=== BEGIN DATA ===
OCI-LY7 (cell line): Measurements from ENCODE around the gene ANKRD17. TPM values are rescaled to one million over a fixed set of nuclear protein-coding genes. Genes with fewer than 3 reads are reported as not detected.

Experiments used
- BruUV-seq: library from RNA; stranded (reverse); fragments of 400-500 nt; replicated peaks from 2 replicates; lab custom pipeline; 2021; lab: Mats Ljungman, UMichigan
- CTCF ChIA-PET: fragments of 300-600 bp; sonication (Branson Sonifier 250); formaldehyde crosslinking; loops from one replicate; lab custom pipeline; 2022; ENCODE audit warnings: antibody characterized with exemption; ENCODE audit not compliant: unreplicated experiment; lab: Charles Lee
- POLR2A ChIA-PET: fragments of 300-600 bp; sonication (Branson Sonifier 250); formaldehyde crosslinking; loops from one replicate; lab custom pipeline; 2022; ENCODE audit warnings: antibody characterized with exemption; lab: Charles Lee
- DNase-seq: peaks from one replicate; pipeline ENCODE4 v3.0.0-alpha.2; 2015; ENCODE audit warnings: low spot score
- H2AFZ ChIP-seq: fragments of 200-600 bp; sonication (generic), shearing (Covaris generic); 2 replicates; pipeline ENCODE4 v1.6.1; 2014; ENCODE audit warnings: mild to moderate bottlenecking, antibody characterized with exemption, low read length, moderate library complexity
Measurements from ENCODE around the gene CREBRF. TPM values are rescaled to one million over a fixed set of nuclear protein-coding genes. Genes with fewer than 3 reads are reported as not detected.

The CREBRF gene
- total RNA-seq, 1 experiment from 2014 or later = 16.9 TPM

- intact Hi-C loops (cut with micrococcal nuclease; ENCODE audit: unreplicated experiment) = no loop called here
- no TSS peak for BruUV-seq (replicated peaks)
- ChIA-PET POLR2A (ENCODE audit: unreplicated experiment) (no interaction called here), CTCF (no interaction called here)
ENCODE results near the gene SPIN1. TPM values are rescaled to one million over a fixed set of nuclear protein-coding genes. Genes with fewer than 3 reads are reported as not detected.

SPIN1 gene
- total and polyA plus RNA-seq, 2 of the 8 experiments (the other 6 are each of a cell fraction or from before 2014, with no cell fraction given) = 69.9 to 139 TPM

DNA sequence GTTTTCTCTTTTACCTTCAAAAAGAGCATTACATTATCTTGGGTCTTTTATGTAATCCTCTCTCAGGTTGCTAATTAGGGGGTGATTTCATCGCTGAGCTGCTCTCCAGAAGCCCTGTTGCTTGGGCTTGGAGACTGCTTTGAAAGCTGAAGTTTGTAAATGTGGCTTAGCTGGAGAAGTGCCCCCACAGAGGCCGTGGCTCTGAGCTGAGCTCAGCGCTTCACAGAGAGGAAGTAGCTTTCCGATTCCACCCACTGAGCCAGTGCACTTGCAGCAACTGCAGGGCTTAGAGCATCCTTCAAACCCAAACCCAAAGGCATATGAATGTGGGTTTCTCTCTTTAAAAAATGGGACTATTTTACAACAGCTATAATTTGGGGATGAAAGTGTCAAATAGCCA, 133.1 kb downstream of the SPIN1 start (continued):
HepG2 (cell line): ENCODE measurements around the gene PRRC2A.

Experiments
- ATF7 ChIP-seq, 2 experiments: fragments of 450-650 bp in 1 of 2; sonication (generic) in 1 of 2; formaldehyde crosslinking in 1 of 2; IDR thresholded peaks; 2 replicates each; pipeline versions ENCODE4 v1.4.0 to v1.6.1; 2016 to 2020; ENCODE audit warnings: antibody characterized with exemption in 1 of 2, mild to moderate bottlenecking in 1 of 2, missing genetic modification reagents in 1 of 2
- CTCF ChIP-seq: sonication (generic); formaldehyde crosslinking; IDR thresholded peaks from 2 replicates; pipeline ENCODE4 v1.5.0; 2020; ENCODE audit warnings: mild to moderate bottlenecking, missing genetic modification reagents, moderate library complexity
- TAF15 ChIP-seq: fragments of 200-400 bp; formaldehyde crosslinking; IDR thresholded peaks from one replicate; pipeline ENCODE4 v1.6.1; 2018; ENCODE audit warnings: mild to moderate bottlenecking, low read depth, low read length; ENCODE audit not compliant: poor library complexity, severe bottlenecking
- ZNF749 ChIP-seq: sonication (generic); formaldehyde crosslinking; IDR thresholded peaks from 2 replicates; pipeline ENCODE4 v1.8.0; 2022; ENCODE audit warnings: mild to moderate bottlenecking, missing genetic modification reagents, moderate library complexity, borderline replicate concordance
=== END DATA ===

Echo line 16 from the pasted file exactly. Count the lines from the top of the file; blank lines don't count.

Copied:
- total and polyA plus RNA-seq, 2 of the 8 experiments (the other 6 are each of a cell fraction or from before 2014, with no cell fraction given) = 69.9 to 139 TPM